If rogue officers at the National Transport and Safety Authority (NTSA) are to be believed, Mariam Omar Mwakituko rose from the dead and imported heavy commercial vehicles.
Were it not for the confounding grand fraud executed by the wayward officers at NTSA Mariam would probably never have been known beyond her home area in Msambweni, Kwale County.
Other Government agencies are also likely to be helping perpetrate the multi-billion shilling scam by using bogus identities such as the dead mother of four.
Mariam was buried on August 30, 2014 - a day after her death at Alfarooq Hospital. However, to the shock of members of her family, she is listed as a major importer of vehicles and knock-down car parts.
She is also the registered owner and operator of three commercial trucks, suspected to have been illegally assembled. Yet she lived in near destitution with her Imam husband, Swaleh Rashid.
It was only by accident that her younger brother, Omar, chanced upon the information as he sought to sell land registered in her name to clear the hospital bill she had accumulated. Paying for the transfer of the ownership documents to the buyer through the Government’s revenue portal revealed her 'immense wealth'.
Among the properties she supposedly owned, according to Government records, are 13-tonne Isuzu truck and Toyota matatu registered in 2015 and 2016.
“I was shocked to find out that someone was using my sister’s identity to execute fraud,” Omar said.
Alfarooq Hospital only released Mariam's body after the family surrendered their title deed, a pointer to the financial strain her illness caused.
Mariam's is among many fictitious identities used by actual importers to execute the complex web of fraud involving billions of shillings and thousands of vehicles – mostly heavy trucks sold as pre-owned.
There are concerns her identity might have been used even before her death. Documents in our possession show several transactions years after her burial at Mwembeni Muslim Cemetery.
It is these imports, some destined for neighbouring countries, that are reassembled and registered in the NTSA system before they are sold to unsuspecting buyers.
Last week, an official of the Kenya Revenue Authority ordered the impounding of four truckloads of spare parts that have since been established to be complete vehicles that have only been broken up.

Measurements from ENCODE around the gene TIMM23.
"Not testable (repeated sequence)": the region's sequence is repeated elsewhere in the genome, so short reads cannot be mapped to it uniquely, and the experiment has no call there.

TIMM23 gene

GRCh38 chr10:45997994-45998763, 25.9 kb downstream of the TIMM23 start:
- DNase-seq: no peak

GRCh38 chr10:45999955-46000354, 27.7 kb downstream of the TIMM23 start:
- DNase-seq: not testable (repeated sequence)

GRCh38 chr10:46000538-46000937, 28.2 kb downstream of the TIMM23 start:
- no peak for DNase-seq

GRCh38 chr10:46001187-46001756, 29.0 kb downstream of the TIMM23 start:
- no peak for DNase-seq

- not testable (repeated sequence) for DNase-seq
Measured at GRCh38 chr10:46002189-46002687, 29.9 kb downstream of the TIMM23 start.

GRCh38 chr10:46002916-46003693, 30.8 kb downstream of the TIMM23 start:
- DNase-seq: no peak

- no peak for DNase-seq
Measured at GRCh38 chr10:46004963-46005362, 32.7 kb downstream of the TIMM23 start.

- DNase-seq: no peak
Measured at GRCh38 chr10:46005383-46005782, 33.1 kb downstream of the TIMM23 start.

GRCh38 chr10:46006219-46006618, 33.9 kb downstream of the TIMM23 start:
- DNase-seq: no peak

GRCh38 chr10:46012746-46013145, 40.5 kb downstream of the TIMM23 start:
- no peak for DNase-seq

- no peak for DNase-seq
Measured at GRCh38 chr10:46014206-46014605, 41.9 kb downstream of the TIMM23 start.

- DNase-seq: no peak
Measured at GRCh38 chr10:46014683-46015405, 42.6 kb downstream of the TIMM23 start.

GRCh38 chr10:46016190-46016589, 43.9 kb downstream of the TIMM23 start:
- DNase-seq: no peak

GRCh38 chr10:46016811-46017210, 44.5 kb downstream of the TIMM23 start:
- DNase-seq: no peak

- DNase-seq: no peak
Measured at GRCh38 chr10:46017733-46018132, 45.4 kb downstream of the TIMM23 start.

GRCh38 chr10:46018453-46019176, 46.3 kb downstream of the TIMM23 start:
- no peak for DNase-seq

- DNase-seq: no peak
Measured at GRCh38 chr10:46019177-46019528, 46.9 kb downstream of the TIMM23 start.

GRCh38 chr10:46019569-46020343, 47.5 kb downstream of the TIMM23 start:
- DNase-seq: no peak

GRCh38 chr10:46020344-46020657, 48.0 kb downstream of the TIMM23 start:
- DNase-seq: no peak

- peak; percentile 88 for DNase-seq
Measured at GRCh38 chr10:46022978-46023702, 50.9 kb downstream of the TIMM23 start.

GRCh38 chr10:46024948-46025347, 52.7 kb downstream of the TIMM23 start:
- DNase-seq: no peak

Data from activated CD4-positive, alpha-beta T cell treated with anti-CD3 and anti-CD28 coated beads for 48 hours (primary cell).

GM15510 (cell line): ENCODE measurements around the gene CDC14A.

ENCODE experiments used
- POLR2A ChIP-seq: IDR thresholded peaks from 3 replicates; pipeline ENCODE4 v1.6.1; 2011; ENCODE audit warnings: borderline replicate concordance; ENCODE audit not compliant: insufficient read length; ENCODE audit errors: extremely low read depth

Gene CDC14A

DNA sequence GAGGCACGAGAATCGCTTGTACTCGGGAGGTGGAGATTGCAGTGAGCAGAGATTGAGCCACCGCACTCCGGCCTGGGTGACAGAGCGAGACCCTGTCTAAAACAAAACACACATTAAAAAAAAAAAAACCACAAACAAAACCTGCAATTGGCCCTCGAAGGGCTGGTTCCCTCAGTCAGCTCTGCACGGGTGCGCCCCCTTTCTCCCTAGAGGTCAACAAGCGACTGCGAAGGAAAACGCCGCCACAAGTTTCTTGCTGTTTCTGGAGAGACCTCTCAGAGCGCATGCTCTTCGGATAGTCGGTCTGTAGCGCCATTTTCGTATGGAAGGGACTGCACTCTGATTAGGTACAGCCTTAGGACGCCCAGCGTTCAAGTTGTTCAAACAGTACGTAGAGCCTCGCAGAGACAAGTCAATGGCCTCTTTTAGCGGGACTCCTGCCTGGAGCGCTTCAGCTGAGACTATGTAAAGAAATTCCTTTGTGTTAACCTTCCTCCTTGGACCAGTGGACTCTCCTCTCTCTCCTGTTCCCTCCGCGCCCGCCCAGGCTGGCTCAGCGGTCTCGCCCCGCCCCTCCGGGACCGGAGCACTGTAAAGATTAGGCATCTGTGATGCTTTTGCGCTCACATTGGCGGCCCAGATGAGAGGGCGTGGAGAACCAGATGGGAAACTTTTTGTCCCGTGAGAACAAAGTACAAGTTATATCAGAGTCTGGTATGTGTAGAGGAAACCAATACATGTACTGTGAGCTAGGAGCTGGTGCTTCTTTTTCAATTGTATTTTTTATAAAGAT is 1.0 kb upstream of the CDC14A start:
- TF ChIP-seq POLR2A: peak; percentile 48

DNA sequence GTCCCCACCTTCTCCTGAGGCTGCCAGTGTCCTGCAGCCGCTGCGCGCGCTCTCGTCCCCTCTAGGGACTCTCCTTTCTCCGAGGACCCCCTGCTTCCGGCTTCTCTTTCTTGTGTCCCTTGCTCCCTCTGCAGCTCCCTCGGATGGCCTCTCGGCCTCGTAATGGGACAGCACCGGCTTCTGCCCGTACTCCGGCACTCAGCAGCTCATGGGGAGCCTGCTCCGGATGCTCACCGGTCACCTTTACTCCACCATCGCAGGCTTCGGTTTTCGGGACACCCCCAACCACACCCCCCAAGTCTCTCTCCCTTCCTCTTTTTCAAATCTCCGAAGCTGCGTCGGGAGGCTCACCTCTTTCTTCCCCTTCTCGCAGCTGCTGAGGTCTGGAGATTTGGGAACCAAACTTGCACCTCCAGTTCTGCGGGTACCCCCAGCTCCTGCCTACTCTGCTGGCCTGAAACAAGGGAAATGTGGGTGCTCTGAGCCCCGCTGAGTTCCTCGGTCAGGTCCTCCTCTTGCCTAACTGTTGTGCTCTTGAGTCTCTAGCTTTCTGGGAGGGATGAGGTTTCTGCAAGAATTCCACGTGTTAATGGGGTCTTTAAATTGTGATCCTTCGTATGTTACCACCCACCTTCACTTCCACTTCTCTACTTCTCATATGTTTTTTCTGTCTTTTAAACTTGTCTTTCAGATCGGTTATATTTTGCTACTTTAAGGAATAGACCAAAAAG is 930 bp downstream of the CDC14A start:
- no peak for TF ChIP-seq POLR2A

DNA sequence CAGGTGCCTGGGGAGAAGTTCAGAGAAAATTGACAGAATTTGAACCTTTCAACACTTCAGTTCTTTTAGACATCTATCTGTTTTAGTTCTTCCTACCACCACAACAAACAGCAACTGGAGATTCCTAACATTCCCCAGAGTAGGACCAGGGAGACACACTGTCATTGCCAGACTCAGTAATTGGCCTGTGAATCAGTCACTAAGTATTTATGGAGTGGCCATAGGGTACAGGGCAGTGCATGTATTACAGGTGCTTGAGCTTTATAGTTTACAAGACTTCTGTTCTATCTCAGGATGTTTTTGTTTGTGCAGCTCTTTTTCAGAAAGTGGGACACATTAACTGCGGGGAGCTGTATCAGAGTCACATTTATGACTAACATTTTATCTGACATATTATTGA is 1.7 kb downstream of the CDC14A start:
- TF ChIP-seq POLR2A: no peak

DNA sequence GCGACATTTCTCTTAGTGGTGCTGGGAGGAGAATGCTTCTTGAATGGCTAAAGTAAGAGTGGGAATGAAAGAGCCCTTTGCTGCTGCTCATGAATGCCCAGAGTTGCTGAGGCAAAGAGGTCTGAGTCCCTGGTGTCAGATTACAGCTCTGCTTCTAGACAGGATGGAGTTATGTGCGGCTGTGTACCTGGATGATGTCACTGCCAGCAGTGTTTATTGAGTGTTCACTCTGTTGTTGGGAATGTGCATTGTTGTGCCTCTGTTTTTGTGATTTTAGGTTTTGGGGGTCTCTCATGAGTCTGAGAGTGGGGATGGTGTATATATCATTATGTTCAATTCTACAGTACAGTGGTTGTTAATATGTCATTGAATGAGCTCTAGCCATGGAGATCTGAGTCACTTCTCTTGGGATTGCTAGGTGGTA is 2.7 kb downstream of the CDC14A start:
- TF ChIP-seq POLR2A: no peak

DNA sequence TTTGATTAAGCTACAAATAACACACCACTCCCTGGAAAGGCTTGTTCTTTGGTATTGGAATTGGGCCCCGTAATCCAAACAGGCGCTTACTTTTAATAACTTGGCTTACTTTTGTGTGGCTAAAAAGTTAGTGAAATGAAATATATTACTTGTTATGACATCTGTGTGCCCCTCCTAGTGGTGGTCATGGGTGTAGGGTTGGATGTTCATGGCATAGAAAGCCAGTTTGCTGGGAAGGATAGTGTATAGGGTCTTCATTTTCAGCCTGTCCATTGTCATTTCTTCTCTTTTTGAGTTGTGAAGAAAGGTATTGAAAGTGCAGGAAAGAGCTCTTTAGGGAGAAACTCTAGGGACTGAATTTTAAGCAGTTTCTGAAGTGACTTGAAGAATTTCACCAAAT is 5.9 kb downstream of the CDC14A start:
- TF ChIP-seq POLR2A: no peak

Mariam’s case offers a rare peek into the operations of rogue NTSA officers in abetting high-level crimes including tax evasion – as is the case with multiple car registration plates.
Several top NTSA officials have been charged with colluding with criminals to produce fake vehicle registration plates, with a prominent case being the hatchback driven by the terrorists who attacked the dusitD2 hotel.
At the heart of the scam are at least two foreigners whose names and nationalities we withhold pending possible arrest. The two were said to be the masterminds of the racket with roots in China.
A need to lessen pollution through heavy emissions means vehicles are condemned while still serviceable by Kenyan standards, under which the age limit for imports is eight years.
A whistle-blower who spoke to The Standard gave a detailed account of the steps that follow the retiring of the vehicles, starting with stripping of usable parts.
“After seven years, he came to Kenya in 2016 and opened an assembly plant in Thika and immediately started bringing in all types of trucks in parts to the same yard he builds bodies,” said the source.
Before 2016, the vehicle parts were sold to other assemblers, suggesting the scam could have continued for years undetected.
In the case of the architects of this fraud, commercial vehicles are acquired for dismantling before the log books are surrendered to authorities.
The parts are then shipped in containers to Mombasa where conniving Government officials help in clearing them, which attracts minimal duty compared to importation of complete vehicles.
Unlike complete vehicles, whose value is easily verifiable for payment of customs dues, it is quite complex to assess the worth of individual parts, hence providing an additional incentive to cheat.
Typically, it is the discretion of the cargo clearing officials to determine if declared value of the imported vehicle parts is fair.
The Standard established that two of the several re-assembling yards, in nondescript but highly secured locations, are in Kayole, Nairobi, and Thika.
In the compounds are hundreds of heavy commercial vehicle engines and gearboxes, among other parts.
To an ordinary eye, the yards are garages for fabricating truck and bus bodies while in essence they are complete assembling plants.
Police have secured two sites in an operation at the weekend.
So complex is the scam that the assemblers have financing arrangements with select lenders. What is puzzling is how the architects of the fraud get registration plates and details of the vehicles on the NTSA portal. And it appears officials of the safety and vehicles registration agency are in the complex conspiracy of tax avoidance and aiding the underground vehicle assembly business.
At the Thika yard, there were dozens of new registration plates of the current series, including the KCS and KCT ranges, waiting to be fixed on the trucks under assembly.
There are concerns also about the safety of the vehicles considering that their manufacturing are not supervised and might not necessarily meet standards. Many buyers, our source said, have lost their trucks to lenders, explaining in part the hundreds of vehicles up for auction every week.
NTSA promised to issue a comprehensive response to the damning findings today.
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